Who’s Writing: While it appears that Drone Deploy’s Ian Smith writes the majority of the articles on this site, he isn’t always listed as the author, and none of the articles make it a point to highlight who’s doing the writing. While that fact isn’t ideal, the site is updated on a fairly regular basis and contains some very insightful articles which help counteract this downside.
What sort of content: With a mission to make aerial data accessible to anyone with a drone, it’s no surprise to find the content on Drone Deploy focused on how UAVs can impact a business. Articles will sometimes be presented as case studies and other times as press releases, but the focus on practical elements like ROI and logistics is something that professionals in various markets will be able to appreciate.
A Few Highlights: The case study which detail drones building ROI at construction sites is particularly insightful, although being able to answer what NDVI can do for precision agriculture professionals in part I and part II goes into even further depth. A case study that explores mapping drones for professional surveyors offers professionals multiple takeaways regardless of the vertical they’re working in.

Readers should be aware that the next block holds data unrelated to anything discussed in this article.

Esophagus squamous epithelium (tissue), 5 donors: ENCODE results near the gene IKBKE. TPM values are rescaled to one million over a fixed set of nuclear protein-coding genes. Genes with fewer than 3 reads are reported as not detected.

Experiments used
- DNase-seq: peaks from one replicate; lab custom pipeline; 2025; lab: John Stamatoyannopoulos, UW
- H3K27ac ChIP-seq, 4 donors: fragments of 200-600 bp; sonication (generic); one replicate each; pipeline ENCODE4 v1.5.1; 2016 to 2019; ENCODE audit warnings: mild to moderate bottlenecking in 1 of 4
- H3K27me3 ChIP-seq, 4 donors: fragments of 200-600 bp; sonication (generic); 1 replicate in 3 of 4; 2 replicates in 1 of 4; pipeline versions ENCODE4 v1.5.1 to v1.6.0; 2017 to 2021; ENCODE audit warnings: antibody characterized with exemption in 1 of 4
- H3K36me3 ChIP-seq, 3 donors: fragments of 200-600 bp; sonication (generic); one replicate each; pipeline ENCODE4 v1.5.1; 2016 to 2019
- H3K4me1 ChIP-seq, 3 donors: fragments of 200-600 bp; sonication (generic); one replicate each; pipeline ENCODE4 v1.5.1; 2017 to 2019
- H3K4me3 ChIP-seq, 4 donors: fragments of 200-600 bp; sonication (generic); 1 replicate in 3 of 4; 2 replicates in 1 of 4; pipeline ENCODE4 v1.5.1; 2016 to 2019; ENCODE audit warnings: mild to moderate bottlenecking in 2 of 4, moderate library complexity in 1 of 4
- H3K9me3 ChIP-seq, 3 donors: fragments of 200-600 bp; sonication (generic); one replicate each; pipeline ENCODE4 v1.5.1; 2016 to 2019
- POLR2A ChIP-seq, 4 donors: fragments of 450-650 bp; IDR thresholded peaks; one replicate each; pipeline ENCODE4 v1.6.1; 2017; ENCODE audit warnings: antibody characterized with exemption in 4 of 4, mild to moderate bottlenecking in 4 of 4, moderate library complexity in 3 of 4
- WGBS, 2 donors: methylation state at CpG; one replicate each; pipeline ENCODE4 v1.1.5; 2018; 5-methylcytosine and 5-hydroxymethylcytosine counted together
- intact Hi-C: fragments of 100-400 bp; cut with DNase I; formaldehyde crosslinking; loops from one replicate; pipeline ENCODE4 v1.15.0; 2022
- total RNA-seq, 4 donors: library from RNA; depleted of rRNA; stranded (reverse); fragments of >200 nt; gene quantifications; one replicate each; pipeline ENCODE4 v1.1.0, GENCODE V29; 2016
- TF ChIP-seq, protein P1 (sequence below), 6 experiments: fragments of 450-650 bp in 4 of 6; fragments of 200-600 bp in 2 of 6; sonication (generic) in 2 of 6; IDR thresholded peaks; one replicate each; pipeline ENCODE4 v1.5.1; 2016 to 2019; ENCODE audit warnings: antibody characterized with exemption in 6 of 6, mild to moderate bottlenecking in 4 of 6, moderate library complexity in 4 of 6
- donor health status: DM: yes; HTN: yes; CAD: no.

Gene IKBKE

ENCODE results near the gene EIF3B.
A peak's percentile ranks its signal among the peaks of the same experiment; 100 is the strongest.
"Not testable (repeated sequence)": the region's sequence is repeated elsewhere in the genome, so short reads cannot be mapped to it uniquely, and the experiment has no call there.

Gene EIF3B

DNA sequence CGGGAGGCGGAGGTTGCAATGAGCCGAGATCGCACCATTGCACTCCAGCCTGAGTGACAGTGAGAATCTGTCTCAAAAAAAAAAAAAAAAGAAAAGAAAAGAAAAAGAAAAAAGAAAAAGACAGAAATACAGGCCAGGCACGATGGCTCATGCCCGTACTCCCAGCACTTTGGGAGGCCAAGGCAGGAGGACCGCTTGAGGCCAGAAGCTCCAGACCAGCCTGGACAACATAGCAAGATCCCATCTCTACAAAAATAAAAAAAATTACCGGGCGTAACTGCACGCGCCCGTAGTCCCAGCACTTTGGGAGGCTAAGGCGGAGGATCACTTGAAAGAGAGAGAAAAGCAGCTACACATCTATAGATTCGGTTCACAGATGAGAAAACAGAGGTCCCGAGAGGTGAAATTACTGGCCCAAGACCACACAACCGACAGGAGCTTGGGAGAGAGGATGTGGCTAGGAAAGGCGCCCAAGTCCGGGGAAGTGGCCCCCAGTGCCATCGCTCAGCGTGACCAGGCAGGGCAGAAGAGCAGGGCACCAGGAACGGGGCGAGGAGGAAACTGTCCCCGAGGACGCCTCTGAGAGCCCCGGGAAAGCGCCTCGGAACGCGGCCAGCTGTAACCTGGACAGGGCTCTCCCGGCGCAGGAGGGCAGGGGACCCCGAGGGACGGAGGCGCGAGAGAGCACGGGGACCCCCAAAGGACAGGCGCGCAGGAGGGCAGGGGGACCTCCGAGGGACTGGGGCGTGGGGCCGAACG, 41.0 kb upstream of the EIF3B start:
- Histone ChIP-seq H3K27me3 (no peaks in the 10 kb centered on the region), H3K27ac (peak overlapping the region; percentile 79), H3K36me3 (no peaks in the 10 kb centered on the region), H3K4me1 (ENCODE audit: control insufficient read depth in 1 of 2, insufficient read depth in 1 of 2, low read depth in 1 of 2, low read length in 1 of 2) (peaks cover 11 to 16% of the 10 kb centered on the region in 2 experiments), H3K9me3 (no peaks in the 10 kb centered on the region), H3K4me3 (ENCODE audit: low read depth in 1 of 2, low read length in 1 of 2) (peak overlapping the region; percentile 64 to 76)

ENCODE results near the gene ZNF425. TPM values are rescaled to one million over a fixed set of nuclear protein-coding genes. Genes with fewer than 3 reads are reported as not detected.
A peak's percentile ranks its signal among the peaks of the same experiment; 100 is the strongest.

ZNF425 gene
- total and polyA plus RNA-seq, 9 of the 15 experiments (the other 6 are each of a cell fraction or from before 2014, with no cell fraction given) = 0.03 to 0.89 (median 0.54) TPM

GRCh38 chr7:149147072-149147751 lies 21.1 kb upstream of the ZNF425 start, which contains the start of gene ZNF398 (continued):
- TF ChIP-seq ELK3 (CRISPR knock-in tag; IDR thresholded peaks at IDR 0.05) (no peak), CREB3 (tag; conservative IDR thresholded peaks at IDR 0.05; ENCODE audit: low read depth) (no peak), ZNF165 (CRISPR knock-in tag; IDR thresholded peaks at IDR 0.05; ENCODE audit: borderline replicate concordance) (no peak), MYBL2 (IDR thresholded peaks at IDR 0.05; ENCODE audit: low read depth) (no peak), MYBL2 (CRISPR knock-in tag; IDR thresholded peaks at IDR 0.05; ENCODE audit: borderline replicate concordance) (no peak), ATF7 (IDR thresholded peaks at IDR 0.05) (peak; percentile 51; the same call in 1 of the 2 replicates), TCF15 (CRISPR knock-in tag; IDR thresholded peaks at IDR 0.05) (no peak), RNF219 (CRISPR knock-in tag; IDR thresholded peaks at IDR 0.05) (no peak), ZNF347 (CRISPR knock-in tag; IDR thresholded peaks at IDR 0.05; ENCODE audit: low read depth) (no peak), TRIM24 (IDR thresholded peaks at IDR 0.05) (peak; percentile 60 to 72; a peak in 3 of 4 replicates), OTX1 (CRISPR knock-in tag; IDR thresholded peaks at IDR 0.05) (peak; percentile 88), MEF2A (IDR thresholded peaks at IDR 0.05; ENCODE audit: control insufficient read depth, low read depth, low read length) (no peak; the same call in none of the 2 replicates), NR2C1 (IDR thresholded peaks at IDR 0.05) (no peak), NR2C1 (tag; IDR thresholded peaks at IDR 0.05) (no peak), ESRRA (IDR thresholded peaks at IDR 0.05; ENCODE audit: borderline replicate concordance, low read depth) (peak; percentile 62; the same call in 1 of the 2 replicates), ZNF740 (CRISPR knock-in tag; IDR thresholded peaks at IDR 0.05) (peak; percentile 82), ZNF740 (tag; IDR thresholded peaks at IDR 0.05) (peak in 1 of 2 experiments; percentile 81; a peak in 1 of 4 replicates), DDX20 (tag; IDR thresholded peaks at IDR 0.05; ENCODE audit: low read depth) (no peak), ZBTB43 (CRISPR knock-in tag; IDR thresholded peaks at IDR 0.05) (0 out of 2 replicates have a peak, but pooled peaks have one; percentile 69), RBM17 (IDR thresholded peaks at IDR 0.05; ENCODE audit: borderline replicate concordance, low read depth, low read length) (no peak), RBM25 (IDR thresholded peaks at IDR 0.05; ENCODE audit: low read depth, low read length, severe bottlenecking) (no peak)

Who’s Writing: Chad Colby works with progressive farmers, leading companies and government agencies around the world to provide deeper understanding of new technology and recommendations on its practical applications. He is well known for his industry-leading work as an advocate for commercial unmanned aerial system use in agriculture.
What sort of content: While you’ll see far more updates from Chad on his Twitter account, his blog is where he shares in-depth knowledge. He’s provided information and demonstrations at a majority of U.S. agribusiness companies and shares key insights from these meetings on his blog. As a lifelong “geek”, his passion for UAV technology comes from a place of enthusiasm, and that sense of excitement is evident in everything he writes.
A Few Highlights: A question that so many professionals have is the simple one of “where do I start?” and Chad lays out many answers to that simple question. He explains why UAVs are not like other pieces of technology users just power up and use, but also asks the questions professionals need to ask themselves before they invest their time and money in the technology. For anyone looking for more detail, he wrote up his thoughts on the game changing new tech in the iPad Pro from Apple, and what kind of a difference it can make to precision agriculture professionals.